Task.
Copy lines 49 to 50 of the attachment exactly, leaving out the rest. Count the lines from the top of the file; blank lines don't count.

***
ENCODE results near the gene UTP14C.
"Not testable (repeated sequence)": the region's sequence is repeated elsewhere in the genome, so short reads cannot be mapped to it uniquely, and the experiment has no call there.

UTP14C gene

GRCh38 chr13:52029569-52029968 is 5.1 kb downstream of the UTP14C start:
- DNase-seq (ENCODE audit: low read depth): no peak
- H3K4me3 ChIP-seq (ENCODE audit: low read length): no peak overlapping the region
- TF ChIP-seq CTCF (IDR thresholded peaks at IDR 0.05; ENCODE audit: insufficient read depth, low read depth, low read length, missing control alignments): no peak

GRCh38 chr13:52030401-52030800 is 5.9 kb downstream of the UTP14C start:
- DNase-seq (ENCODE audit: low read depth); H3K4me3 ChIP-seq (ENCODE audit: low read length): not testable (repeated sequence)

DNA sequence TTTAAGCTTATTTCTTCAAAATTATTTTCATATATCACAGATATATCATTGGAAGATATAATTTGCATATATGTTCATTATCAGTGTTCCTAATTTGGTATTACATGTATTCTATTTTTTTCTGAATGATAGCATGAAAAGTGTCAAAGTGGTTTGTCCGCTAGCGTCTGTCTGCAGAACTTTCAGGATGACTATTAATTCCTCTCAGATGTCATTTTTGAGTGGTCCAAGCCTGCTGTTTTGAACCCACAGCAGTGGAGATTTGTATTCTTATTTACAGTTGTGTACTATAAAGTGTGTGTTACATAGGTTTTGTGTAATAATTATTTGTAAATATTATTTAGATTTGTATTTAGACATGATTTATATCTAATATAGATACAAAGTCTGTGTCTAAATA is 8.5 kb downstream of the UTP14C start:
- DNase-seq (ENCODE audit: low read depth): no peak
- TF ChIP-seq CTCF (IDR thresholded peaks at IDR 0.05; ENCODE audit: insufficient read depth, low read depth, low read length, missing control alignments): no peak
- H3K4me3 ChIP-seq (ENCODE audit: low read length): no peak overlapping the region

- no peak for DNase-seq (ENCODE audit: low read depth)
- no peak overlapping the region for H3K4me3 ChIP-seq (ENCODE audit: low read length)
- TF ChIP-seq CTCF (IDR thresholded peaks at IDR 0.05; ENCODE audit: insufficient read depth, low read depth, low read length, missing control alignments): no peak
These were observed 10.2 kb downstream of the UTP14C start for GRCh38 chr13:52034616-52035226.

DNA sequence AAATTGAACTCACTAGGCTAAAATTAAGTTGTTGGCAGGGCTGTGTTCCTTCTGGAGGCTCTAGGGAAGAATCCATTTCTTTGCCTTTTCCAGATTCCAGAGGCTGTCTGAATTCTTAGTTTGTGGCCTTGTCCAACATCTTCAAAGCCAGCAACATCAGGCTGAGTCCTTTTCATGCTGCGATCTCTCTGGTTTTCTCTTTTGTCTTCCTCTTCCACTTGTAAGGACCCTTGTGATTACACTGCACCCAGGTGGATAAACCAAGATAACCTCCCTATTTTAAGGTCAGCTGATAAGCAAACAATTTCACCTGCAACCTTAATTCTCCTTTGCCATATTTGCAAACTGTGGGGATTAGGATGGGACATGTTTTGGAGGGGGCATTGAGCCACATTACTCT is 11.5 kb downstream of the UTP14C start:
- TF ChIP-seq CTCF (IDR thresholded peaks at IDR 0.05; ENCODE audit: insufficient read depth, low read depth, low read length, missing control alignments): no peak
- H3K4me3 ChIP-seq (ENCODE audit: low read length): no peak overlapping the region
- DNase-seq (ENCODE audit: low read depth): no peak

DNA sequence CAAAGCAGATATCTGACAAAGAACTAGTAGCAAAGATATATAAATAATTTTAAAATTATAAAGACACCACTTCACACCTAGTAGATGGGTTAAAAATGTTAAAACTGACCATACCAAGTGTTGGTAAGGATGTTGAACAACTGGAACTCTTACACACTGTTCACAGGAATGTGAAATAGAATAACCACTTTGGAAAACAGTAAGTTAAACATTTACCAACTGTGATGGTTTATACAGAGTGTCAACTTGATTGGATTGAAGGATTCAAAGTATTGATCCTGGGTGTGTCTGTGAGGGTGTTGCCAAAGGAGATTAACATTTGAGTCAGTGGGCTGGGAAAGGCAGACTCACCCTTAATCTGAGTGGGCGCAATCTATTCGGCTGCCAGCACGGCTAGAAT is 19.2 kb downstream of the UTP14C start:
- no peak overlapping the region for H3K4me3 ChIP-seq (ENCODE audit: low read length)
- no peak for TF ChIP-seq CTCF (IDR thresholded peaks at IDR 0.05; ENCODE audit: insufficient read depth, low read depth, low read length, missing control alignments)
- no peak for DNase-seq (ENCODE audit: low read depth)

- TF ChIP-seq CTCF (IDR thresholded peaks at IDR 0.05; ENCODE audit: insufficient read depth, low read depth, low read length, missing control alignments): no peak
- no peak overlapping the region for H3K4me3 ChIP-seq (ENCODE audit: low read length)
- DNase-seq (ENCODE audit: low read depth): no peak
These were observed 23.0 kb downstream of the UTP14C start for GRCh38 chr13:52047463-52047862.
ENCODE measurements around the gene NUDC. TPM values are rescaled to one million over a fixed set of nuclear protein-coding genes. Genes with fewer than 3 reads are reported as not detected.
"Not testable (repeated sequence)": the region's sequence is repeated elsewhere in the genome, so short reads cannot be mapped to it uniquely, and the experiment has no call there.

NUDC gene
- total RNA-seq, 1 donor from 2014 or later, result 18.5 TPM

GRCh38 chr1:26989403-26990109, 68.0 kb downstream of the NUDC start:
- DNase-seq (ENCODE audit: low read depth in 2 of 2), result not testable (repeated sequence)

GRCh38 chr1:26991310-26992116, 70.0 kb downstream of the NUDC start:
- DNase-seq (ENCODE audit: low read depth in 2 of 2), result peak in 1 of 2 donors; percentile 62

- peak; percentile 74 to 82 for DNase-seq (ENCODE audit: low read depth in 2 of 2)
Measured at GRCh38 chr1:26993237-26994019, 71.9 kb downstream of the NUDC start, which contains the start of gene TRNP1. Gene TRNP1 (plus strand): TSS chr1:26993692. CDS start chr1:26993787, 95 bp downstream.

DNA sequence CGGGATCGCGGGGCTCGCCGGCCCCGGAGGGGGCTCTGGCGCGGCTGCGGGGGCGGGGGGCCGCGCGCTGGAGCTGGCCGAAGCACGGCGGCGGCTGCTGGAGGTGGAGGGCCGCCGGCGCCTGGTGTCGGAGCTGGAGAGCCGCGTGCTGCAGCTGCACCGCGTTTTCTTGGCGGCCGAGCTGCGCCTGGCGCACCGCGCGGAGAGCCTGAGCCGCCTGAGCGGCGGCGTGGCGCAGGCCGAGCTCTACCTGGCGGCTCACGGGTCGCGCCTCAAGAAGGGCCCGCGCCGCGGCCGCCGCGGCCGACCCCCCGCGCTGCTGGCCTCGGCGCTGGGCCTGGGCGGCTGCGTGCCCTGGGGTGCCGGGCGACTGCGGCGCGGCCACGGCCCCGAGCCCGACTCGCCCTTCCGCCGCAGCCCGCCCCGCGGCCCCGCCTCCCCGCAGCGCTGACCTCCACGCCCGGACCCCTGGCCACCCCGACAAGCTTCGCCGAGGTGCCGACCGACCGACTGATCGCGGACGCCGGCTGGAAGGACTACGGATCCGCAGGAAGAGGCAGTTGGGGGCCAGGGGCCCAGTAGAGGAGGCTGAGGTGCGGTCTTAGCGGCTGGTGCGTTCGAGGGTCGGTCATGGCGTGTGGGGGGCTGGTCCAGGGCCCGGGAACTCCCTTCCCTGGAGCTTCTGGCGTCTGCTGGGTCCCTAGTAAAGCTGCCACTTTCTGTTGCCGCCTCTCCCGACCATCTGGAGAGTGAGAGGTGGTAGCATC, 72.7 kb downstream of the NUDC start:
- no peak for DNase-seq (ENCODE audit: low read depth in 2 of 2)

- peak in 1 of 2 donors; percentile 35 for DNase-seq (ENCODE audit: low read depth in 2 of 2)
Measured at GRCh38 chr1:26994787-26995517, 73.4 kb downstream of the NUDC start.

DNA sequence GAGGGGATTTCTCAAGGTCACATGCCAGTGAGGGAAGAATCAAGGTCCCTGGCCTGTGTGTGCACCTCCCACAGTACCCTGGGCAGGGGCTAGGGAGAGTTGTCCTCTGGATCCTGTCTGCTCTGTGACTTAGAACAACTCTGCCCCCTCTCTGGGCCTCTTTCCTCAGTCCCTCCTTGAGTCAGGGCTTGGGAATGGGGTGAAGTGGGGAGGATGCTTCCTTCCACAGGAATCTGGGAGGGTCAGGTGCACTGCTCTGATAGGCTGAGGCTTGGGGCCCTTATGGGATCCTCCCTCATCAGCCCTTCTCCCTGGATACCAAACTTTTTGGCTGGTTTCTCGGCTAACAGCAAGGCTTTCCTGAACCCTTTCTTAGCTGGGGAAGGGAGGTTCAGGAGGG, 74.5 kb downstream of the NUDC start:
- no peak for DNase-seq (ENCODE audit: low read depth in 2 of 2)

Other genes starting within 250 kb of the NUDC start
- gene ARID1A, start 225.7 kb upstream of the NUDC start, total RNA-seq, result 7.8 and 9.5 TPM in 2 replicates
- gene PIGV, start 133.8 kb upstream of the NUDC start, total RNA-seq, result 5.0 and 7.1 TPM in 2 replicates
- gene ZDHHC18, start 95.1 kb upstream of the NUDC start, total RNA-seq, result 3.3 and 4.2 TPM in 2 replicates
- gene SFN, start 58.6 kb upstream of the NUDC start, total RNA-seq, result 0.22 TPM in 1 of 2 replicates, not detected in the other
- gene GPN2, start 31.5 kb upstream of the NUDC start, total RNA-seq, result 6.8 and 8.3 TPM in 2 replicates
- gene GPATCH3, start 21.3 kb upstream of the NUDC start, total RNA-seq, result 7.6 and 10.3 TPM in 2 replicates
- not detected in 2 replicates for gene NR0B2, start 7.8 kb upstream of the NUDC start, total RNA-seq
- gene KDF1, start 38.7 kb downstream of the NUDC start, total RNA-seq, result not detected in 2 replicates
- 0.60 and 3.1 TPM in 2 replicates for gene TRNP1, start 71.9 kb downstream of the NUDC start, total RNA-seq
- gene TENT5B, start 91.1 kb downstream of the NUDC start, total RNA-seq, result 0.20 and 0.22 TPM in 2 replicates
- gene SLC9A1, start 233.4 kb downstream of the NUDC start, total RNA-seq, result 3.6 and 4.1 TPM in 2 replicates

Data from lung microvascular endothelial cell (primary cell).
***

- gene ZDHHC18, start 95.1 kb upstream of the NUDC start, total RNA-seq, result 3.3 and 4.2 TPM in 2 replicates
- gene SFN, start 58.6 kb upstream of the NUDC start, total RNA-seq, result 0.22 TPM in 1 of 2 replicates, not detected in the other